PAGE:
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Monday, November 22, 2021

Of Spousal Gifts and the Substance Over Form Doctrine

U.S. spouses each have a unified credit that allows for substantial gifting to third parties without requiring the payment of gift tax. What happens if one spouse has assets to be gifted away, but that spouse does not have sufficient remaining unified credit exemption to cover the gift and wants to use the exemption of the other spouse?


At times, the spouses can agree to split the gift for gift tax purposes, which treats 1/2 the gift as coming from each spouse. This allows the unified credit of the spouse not making the gift to be used to avoid gift tax on the 1/2 that such spouse is treated as making. However, it can be an imperfect solution if the spouse with the assets does not have enough unified credit to offset his or her 1/2 of the gift.


Oftentimes, the parties may contemplate having the party with the assets transfer them by gift to the other spouse (a tax-free gift under the gift tax marital deduction), and then the receiving spouse makes a gift to the third party applying his or her own unified credit. The question in these circumstances is whether the IRS will respect the transaction and allow the receiving spouse's unified credit to be applied to the gift to the third party, or whether it would seek to apply the "substance over form" doctrine to treat the gift as coming from the spouse who transferred the assets to the other spouse and does not have enough unified credit to fully cover the gift.


This is not a black and white issue. On one end of the spectrum, ideally, you have a transfer between the spouses occurring many months or years before the subsequent gift to the third party, with no intent to make a gift to a third party before the transfer between spouses, and the receiving spouse has no restrictions on the use of the received property and takes full and complete ownership over it. It is safe to say that the IRS would have an extremely difficult time imposing the substance over form transaction in this circumstance.


On the other end of the spectrum, there is an almost simultaneous transfer from one spouse to the other and then the gift to the third party, the recipient spouse is not treated as owning the asset for income tax purposes, and the recipient spouse effectively has no legal ownership or control of the asset or the ability not to make the transfer to the third party. In other words, you would have the facts of Smaldino v. Commissioner, a recent Tax Court case. In this case, the husband made a gift of an asset to his wife a day before she made the gift to a third party. The Tax Court applied the substance over form doctrine and treated the husband as the one that made the gift to the third party - thus, the unified credit of the wife could not be applied to the gift to reduce or eliminate gift taxes.


There were a number of particular facts that made it easier to sustain the substance over form argument. A review of those facts will help taxpayers avoid the application of the doctrine by avoiding as many of those facts as much as possible:


   a. The transfer to the spouse occurred the day before the transfer to the third party. Clearly, the more time between the transfers, the better.


   b. The recipient spouse did not receive real ownership of the transferred property so that she could have disposed of it other than by a subsequent gift. The court found that since the amount transferred was not even determined, pursuant to a valuation clause, until four months after the transfer, by that time the property had already been transferred by the wife. So the wife never had control of the property. Getting the recipient spouse true and effective ownership of the asset should be done.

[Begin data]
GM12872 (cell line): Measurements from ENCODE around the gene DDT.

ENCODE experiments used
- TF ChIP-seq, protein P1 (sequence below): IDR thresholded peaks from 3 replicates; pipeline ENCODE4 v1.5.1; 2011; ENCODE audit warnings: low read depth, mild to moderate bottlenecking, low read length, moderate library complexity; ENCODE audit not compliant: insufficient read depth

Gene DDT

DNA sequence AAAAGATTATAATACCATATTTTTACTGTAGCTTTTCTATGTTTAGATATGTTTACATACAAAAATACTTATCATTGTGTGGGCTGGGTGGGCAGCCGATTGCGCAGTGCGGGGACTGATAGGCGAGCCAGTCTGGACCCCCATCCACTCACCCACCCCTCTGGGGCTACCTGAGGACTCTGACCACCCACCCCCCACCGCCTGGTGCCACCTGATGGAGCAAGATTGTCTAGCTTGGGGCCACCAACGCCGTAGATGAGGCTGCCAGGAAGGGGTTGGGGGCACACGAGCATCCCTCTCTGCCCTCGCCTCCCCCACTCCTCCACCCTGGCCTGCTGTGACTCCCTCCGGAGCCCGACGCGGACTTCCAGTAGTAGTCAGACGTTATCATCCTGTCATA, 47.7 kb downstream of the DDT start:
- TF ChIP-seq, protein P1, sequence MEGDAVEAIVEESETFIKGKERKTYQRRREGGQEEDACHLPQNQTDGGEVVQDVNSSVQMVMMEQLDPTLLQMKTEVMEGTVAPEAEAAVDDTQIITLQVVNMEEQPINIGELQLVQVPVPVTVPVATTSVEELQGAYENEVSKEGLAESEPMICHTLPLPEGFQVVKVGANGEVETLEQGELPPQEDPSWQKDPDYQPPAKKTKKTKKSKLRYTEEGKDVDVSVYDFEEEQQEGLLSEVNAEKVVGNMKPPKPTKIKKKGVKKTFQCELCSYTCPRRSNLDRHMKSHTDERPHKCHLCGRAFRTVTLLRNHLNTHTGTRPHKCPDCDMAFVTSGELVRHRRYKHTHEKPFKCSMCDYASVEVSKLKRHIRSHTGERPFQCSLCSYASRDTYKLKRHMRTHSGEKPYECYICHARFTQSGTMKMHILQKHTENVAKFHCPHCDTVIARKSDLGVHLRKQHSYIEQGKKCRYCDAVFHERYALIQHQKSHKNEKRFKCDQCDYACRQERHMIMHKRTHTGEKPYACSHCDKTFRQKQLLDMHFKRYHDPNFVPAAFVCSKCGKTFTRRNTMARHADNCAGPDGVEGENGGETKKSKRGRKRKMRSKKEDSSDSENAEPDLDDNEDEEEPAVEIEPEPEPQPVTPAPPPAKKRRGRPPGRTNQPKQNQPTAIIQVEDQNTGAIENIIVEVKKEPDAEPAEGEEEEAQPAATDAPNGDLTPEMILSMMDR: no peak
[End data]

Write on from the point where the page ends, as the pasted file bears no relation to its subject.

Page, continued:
c. The transferred property was an LLC interest, but the tax return of the LLC never reflected even the one day of ownership of the wife. Her ownership was never reflected in an operating agreement, either. Thus, the income tax and gift tax reporting was inconsistent.


    d. Husband and wife had a prearranged plan for her to gift the received property, which the wife admitted.


   e. The gift tax appraisals did not separately value the interest passing from one spouse to the other and onto the recipient from a separate transfer that the husband made directly to the recipient. That is, the wife's ownership and transfer to the recipient was disregarded.

Smaldino v. Commissioner, U.S. Tax Court (November 10, 2021)

Thursday, November 18, 2021

Increases in Estate and Gift Tax Exemption Amounts Announced by IRS

We have gone from scrambling to deal with a decrease in the unified credit under proposed legislation, to now enjoying the 2022 inflation adjustments. Enjoy!

2022 Annual Gift Tax Exclusion - increased to $16,000 from $15,000. Good news, but makes it a little harder to do the math for mutliple gifts in your head.

2022 Estate/Gift/GST Exemption - increased to $12.06 million from $11.7 million.

2022 Annual Exclusion Gift to non-U.S. Citizen Spouse - increased to $164,000.

Let's not forget my favorite annual amount announcement - for calendar year 2022, the tax imposed under§ 4161(b)(2)(A) on the first sale by the manufacturer, producer, or importer of any shaft of a type used in the manufacture of certain arrows is $0.55 per shaft.

Rev.Proc. 2021-45

Clock is Ticking to Request Older Copies of Forms 706 and 709 from the IRS

 The IRS presently has a 75-year retention period for estate tax returns and related gift tax returns. It is going to reduce that period to 40 years. They are advising taxpayers who want copies of returns older than 40 years to request now (more precisely, by Feburary 11, 2022) or forever hold your peace. To obtain a copy, use Form 4506 to make the request. For more on this change of policy, visit the IRS website at